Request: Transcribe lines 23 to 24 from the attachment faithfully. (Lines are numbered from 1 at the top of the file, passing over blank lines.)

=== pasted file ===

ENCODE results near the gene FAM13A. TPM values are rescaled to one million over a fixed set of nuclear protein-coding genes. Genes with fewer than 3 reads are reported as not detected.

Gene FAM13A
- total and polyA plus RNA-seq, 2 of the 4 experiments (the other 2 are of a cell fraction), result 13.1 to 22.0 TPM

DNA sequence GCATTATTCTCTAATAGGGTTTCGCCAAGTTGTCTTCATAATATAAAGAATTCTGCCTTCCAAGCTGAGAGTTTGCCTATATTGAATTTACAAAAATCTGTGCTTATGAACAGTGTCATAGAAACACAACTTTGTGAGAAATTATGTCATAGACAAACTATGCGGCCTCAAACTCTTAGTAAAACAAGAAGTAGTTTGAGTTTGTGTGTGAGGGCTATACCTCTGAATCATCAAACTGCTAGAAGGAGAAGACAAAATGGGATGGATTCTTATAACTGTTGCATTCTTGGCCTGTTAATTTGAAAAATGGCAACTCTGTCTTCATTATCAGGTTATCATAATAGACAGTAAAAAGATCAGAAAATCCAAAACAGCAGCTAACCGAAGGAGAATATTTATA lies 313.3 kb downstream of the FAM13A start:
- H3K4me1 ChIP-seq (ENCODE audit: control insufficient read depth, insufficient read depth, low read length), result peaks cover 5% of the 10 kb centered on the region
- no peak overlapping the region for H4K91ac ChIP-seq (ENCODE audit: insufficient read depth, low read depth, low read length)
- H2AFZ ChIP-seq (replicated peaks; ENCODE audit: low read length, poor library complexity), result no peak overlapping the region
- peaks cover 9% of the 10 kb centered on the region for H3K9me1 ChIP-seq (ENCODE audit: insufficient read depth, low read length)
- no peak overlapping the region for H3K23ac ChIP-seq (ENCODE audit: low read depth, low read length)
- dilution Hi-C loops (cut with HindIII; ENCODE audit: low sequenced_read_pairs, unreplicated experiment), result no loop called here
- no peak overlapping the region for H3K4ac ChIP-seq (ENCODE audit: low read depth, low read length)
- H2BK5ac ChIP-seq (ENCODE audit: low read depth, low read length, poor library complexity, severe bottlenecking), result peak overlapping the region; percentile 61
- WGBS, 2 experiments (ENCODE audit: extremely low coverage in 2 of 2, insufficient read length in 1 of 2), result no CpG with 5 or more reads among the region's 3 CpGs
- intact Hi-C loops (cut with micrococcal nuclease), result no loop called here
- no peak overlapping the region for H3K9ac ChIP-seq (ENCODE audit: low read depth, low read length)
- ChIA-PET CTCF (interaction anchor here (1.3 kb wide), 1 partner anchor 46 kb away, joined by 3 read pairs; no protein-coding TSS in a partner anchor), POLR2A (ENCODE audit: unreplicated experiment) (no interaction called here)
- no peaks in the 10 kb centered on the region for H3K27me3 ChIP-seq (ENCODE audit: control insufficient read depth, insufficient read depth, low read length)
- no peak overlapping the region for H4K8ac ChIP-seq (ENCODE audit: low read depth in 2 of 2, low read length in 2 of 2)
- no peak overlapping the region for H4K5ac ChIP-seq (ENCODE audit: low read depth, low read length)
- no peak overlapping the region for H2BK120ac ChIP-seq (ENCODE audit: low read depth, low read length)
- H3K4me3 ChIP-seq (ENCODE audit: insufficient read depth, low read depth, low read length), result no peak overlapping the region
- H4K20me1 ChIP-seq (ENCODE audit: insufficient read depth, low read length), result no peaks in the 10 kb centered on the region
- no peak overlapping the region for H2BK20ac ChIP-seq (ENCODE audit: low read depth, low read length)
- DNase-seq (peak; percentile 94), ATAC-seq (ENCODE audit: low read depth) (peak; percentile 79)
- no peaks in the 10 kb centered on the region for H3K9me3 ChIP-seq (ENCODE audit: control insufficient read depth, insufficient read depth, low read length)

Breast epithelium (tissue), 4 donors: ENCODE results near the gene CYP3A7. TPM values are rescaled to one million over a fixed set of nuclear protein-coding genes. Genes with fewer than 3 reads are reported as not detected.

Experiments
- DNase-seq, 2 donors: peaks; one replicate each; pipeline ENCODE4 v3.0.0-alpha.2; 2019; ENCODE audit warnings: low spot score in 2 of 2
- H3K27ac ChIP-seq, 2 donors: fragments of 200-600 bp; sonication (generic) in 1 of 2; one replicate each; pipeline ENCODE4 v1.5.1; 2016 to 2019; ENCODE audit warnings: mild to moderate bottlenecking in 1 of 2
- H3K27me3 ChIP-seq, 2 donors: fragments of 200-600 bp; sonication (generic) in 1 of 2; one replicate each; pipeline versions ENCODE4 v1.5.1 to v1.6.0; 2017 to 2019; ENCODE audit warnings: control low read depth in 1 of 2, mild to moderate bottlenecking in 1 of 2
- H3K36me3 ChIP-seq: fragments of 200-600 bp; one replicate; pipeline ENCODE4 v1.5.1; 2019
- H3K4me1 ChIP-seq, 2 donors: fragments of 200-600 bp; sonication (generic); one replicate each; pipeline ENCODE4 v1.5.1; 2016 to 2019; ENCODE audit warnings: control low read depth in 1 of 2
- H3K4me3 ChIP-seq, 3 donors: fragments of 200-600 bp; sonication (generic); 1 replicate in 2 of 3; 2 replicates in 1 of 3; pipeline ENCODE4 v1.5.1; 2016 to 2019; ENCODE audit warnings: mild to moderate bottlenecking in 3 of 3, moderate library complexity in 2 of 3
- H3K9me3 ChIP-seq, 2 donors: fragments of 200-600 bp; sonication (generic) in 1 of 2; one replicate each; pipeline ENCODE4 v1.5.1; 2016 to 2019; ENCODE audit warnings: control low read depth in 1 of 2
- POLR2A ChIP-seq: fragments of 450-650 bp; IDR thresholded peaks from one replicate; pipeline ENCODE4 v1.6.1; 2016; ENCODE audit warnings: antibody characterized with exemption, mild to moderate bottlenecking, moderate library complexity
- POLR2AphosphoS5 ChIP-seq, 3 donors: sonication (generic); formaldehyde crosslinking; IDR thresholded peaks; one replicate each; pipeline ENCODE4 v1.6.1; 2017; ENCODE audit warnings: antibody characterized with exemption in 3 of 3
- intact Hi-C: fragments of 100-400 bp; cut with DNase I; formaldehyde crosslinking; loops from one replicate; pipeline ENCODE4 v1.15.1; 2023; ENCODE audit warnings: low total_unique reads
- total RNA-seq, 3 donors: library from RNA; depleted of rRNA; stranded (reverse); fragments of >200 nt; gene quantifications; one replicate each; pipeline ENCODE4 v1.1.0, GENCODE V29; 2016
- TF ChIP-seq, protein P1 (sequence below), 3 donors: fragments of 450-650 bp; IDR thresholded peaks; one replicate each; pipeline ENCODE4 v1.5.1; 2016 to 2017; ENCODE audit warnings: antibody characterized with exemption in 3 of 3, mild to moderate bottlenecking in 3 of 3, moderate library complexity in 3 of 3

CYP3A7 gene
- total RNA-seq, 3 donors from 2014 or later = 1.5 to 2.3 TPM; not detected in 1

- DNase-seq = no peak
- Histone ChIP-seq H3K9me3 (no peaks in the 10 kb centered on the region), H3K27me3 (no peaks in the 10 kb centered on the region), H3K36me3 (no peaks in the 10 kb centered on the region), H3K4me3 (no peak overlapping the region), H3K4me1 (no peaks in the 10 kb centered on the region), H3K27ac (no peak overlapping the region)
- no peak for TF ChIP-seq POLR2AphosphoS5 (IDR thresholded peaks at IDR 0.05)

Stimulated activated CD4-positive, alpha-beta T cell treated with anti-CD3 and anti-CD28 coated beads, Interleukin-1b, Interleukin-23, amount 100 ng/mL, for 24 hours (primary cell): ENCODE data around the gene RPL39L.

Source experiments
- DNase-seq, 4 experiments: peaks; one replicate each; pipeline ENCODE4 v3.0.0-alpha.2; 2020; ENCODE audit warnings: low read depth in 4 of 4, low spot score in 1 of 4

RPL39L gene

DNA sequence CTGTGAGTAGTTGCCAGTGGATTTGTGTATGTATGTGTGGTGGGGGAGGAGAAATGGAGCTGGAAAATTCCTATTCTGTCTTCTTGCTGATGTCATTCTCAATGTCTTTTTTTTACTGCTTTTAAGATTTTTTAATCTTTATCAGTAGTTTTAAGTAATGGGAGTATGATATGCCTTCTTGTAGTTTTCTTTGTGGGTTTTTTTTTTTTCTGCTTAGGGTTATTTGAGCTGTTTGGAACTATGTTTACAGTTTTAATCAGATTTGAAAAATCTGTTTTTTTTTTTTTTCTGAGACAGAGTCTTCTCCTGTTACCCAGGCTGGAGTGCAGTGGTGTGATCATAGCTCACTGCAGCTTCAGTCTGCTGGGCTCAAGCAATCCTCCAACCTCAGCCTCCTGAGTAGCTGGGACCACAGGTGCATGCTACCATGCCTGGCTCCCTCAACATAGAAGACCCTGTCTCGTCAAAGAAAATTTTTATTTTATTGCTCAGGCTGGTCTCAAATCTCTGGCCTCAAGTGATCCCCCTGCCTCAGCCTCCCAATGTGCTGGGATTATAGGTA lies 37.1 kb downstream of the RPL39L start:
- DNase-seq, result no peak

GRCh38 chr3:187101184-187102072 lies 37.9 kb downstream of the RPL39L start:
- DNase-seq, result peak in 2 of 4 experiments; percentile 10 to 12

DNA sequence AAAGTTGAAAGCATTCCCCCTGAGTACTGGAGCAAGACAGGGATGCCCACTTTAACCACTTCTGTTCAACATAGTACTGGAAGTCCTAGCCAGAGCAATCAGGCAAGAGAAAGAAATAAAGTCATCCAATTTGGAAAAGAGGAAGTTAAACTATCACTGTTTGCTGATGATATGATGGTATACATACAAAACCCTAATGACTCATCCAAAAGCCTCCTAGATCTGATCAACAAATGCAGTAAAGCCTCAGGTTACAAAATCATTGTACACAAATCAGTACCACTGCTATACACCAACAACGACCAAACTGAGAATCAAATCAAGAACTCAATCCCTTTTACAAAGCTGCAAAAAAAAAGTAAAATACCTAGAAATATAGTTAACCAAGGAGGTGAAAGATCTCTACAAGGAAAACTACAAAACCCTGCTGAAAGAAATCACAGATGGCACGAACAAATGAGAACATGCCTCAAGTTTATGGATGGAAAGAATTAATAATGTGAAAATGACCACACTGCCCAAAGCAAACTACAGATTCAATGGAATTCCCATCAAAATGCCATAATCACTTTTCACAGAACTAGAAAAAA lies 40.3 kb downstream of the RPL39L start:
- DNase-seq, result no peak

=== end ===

- no peak overlapping the region for H2BK20ac ChIP-seq (ENCODE audit: low read depth, low read length)
- DNase-seq (peak; percentile 94), ATAC-seq (ENCODE audit: low read depth) (peak; percentile 79)